College Financial Aid: Do Your Homework

If one or more of your children will reach college age soon, you may be wondering how you will manage all the costs. For many families, a financial aid package provides some level of tuition support. This often includes grants, scholarships, loans, or work-study placements. Aid is primarily based on the family’s need. If it is determined that you are able to afford the cost of college, your quest for assistance is going to be challenging, but not impossible.

Forms must be filled out in order to ascertain if you qualify for aid. If you want to get an idea of your eligibility before applying for aid, try using the following formula:
 
The Five Percent Test

Take 5% of the value of your total family assets (including home equity, savings, and investments) and add this figure to your adjusted gross income (AGI) from last year’s tax return. Divide that result by the estimated, annual cost of college. If the result is six or less, you could qualify for financial aid. If the final number is higher, you may have a difficult time convincing financial aid officers of your need.

No matter what you expect your chances to be, it is still worthwhile to go through the application process. Many different factors enter into the final outcome. Public and private institutions alike offer varying amounts of aid, and you may be pleasantly surprised.

Funding Sources

If you do not receive aid from your chosen institution, there are other options. The Federal government, state government, banks, insurance companies, and religious, ethnic, civic, and fraternal organizations are a few alternative funding sources. The number of Federal aid programs alone is encouraging. Here are some of the more popular programs:

Pell Grants—These grants are generally awarded to undergraduates based on need and family income. The size of the grant depends on program funding. The maximum award for the 2016–2017 award year is $5,815.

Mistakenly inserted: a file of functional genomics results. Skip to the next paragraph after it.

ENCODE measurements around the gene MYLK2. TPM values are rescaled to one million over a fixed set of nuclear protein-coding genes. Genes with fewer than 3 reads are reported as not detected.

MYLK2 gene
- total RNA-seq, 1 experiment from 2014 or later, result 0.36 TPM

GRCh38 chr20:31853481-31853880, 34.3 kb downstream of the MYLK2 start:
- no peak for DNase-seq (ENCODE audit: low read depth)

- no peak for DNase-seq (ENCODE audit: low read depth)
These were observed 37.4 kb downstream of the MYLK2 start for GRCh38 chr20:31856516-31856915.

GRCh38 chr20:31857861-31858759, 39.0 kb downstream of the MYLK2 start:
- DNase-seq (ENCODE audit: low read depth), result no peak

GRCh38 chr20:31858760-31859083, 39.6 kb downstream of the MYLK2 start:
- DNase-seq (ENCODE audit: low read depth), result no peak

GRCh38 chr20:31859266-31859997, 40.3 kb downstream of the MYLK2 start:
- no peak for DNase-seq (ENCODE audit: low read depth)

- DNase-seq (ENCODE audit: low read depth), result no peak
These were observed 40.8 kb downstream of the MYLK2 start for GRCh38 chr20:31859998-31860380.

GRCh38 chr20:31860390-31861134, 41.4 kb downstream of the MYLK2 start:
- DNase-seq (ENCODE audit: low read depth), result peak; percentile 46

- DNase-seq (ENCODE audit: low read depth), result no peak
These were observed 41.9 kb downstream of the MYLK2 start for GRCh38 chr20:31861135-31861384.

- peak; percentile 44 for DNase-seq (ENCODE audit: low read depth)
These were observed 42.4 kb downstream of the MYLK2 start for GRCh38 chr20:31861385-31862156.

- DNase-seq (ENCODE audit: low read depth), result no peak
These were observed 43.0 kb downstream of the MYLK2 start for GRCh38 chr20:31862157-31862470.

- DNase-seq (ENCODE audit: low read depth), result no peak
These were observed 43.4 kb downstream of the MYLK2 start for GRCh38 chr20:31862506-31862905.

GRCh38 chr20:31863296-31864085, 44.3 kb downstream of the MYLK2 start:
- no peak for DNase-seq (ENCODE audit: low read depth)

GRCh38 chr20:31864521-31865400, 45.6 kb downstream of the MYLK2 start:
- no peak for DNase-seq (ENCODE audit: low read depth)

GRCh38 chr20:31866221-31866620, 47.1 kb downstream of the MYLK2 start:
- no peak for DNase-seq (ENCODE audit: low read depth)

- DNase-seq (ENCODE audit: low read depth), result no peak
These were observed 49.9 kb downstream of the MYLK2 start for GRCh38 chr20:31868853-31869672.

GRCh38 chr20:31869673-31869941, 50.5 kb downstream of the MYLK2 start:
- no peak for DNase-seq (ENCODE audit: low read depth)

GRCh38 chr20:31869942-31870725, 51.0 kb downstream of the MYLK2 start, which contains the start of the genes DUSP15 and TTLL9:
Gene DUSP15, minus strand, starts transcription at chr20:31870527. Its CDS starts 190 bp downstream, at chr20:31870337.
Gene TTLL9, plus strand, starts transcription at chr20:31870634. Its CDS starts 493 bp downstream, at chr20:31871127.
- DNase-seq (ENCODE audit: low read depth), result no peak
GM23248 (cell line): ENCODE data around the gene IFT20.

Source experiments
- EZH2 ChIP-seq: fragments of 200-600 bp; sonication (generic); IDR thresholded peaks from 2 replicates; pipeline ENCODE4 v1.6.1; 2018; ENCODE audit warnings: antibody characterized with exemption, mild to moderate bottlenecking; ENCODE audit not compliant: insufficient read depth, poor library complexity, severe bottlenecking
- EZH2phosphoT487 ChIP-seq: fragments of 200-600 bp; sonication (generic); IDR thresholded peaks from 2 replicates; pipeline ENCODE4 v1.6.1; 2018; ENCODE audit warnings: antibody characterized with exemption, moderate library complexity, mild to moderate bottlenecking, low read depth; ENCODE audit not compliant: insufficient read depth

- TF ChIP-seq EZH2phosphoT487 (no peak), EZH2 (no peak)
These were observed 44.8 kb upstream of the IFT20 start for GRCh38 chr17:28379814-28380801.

Federal Supplemental Educational Opportunity Grants (FSEOGs)—These grants are earmarked for undergraduates who are in greater need than Pell Grant applicants. The Federal government supplies this money, but the individual colleges distribute the funds. The availability of these grants may be limited, depending on how much funding is allocated to a particular school. Annual grants range from $100 to $4,000.

Federal Perkins Loan—These loans are generally available for students with exceptional financial needs. Factors that determine qualification for a Perkins Loan are 1) when the application is submitted, 2) a student’s financial need, and 3) the funding level for the particular school. An eligible undergraduate student can borrow up to $5,000 per undergraduate year of study, not to exceed a total of $27,500. An eligible graduate student can borrow up to $8,000 per graduate year of study, not to exceed a total of $60,000 (including undergraduate loans). If the borrower is more than a half-time student, repayment begins nine months after the recipient graduates or leaves school. (These nine months are called the “grace period.” Students who are attending school less than half-time may have a shorter grace period.) Payments can be extended over a maximum period of ten years after the grace period ends.

Federal Work-Study Program—This program essentially provides an award in exchange for work. The typical school work schedule is about 12 to 15 hours per week (up to 40 hours per week during vacations). These jobs may be on or off campus, but they are generally with a government agency or non-profit organization if they are off campus (under some circumstances, a school may have arrangements with a private for-profit company). When possible, the jobs are related to the student’s major. While the pay is generally modest, it is at least minimum wage. However, hours and compensation cannot exceed the Federal Work-Study award.

Federal Direct Loan (Stafford Loan)—Federal Direct Loans are available to students who are enrolled at least half-time. The Federal government offers subsidized and unsubsidized loans based on eligibility. The government pays interest on Federal Direct Subsidized Loans until the student graduates, withdraws, or enrolls less than half-time. At the time these situations occur, interest on the loan is charged, but repayment of principal and interest begins after a six-month grace period. This rule applies to loans taken out after July 1, 2012.

Federal Direct Parent Loan (PLUS )—Parents are eligible for this loan if they pass a credit check. The amount of the loan is generally limited to the actual “cost of attendance” minus any financial aid already received. There is a 4% origination fee in addition to the loan amount. Repayment must begin 60 days after the final loan disbursement for the academic year, and be completed within a 10 year period. Interest on PLUS loans will depend on the disbursement date.

Some states base their programs not only on need, but also on academic performance. The recipients of state loans generally must be legal residents of the state and enrolled in a college or university within their state. In addition, some states have “reciprocity agreements” with other states. For more information, go to the U.S. Department of Education website at www.ed.gov.

No matter what you believe your chances are for receiving aid, it is always best to apply. You may qualify for more aid than you think.

 

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